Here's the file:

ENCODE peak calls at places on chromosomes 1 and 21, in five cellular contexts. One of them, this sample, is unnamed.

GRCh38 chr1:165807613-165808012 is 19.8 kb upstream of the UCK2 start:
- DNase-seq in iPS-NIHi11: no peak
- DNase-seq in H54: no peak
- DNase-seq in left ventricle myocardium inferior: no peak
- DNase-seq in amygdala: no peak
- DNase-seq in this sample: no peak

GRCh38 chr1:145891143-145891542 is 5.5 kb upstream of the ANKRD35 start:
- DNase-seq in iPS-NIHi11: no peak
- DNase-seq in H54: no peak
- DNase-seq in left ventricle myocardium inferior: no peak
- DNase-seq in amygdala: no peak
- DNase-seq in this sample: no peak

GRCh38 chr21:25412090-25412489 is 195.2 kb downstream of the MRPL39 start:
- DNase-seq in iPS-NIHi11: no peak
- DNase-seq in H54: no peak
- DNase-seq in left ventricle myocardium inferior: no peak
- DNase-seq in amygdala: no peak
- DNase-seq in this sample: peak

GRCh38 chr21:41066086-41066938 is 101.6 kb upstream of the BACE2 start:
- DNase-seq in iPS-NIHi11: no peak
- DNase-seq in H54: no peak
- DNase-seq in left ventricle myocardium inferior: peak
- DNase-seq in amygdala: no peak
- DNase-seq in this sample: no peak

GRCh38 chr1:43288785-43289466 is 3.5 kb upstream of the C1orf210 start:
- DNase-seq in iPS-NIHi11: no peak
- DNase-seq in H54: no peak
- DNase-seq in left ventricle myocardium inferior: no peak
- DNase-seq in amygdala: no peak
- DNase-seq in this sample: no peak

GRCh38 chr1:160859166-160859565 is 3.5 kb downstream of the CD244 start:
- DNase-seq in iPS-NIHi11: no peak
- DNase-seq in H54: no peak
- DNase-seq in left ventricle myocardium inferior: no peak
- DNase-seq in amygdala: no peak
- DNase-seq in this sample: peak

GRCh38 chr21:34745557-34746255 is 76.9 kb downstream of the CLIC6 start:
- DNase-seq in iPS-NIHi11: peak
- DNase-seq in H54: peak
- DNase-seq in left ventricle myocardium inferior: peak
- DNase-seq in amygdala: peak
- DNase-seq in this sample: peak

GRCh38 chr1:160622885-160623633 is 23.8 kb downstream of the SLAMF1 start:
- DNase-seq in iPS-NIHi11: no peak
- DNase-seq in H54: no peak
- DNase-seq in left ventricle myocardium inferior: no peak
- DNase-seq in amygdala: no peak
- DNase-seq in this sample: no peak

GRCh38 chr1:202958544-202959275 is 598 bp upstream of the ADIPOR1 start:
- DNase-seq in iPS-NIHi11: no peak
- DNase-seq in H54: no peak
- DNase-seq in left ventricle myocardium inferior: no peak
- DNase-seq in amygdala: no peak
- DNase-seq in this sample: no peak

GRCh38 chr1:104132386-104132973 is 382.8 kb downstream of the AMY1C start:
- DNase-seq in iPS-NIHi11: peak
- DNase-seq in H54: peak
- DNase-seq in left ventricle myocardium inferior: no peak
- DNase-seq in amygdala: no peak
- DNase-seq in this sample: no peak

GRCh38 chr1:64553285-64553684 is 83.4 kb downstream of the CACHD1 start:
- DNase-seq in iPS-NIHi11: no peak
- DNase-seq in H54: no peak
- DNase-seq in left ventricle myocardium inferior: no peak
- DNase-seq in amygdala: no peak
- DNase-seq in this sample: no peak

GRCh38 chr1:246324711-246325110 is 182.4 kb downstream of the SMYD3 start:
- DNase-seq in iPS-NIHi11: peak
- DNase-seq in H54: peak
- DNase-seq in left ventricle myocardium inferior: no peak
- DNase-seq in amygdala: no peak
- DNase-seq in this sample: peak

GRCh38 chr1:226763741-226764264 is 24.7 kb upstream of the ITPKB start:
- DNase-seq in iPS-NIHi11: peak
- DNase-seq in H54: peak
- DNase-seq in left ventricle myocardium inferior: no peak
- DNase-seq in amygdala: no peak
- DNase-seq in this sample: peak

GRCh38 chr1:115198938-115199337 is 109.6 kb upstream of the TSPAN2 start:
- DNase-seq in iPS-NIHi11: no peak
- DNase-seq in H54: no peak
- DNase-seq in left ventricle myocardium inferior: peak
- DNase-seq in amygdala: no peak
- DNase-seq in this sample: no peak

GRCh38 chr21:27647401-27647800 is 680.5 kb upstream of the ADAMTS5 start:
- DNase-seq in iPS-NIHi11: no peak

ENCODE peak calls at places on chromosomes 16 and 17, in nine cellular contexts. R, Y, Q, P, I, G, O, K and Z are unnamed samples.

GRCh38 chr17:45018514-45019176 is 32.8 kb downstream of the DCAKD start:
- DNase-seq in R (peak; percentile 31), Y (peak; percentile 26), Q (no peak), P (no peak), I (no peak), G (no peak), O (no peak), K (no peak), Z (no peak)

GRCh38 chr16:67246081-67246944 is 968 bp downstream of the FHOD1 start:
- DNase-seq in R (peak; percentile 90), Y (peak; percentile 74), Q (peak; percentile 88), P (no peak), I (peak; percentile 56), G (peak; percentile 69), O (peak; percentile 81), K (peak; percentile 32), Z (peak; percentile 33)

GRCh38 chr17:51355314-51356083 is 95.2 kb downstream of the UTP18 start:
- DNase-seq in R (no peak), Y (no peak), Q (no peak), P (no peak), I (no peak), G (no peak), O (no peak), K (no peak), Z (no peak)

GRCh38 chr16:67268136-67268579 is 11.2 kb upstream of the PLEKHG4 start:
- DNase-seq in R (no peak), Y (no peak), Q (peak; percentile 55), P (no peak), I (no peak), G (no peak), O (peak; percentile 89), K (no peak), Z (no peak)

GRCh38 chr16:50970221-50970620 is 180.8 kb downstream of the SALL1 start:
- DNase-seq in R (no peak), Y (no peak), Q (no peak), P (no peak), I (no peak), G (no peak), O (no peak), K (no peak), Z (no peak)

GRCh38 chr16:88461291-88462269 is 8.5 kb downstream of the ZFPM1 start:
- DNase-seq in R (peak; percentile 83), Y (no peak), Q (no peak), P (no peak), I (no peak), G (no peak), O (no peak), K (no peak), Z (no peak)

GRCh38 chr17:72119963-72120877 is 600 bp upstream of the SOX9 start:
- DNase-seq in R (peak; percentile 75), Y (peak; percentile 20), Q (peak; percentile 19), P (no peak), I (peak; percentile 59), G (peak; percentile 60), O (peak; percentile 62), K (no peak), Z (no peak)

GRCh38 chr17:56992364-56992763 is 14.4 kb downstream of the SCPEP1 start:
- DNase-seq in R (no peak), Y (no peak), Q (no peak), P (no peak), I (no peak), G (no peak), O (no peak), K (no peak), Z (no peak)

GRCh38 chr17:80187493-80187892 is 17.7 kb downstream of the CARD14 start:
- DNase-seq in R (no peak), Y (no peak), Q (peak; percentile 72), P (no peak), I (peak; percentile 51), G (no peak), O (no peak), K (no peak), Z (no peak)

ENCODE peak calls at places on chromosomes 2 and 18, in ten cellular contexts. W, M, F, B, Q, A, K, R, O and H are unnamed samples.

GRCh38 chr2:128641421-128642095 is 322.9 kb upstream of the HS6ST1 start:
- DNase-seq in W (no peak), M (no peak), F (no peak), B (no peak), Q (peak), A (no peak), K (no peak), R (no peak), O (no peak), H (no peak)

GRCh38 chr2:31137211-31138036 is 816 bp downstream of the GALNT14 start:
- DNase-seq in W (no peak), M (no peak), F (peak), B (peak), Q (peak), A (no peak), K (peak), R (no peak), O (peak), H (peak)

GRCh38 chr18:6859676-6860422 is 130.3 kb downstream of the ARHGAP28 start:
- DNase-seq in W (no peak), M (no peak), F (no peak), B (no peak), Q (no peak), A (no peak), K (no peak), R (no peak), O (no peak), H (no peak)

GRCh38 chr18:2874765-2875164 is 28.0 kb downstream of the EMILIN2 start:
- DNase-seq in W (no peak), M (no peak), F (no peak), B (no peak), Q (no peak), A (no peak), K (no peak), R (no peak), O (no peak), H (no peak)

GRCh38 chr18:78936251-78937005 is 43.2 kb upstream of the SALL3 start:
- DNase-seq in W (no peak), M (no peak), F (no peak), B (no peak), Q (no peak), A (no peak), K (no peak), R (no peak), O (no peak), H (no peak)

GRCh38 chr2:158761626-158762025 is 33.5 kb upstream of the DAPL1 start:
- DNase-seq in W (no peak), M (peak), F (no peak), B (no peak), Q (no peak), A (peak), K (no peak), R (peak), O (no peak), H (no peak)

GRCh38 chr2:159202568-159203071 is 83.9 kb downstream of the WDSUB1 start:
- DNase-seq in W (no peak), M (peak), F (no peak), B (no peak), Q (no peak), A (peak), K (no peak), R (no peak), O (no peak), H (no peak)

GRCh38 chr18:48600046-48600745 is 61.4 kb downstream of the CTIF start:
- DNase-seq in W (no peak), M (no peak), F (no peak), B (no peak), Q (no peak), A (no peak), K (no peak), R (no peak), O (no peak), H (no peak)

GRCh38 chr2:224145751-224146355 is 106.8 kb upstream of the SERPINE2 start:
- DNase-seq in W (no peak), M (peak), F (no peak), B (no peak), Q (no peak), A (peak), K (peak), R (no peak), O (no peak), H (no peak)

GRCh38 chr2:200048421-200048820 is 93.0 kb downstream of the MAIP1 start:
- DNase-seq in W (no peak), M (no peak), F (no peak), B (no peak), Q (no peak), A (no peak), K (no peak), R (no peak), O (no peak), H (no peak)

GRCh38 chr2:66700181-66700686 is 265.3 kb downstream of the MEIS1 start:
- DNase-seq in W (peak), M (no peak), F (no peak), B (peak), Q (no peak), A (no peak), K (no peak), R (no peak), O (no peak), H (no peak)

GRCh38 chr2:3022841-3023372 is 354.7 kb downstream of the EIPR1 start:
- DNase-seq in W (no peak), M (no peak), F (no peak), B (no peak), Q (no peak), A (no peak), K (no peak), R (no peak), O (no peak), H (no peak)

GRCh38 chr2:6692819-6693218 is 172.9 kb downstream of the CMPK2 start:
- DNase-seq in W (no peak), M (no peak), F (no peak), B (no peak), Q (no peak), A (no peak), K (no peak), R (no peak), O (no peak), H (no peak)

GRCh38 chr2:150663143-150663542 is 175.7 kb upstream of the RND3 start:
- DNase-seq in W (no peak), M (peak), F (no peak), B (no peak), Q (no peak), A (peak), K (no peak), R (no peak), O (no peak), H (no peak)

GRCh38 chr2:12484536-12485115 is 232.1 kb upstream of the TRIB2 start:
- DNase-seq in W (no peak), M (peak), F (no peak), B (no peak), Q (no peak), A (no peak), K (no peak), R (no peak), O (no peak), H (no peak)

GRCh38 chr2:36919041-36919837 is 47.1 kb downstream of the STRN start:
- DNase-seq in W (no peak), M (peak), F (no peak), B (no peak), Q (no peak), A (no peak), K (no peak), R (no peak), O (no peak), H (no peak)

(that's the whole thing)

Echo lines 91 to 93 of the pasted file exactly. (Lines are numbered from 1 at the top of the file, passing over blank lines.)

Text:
GRCh38 chr16:67246081-67246944 is 968 bp downstream of the FHOD1 start:
- DNase-seq in R (peak; percentile 90), Y (peak; percentile 74), Q (peak; percentile 88), P (no peak), I (peak; percentile 56), G (peak; percentile 69), O (peak; percentile 81), K (peak; percentile 32), Z (peak; percentile 33)

GRCh38 chr17:51355314-51356083 is 95.2 kb downstream of the UTP18 start: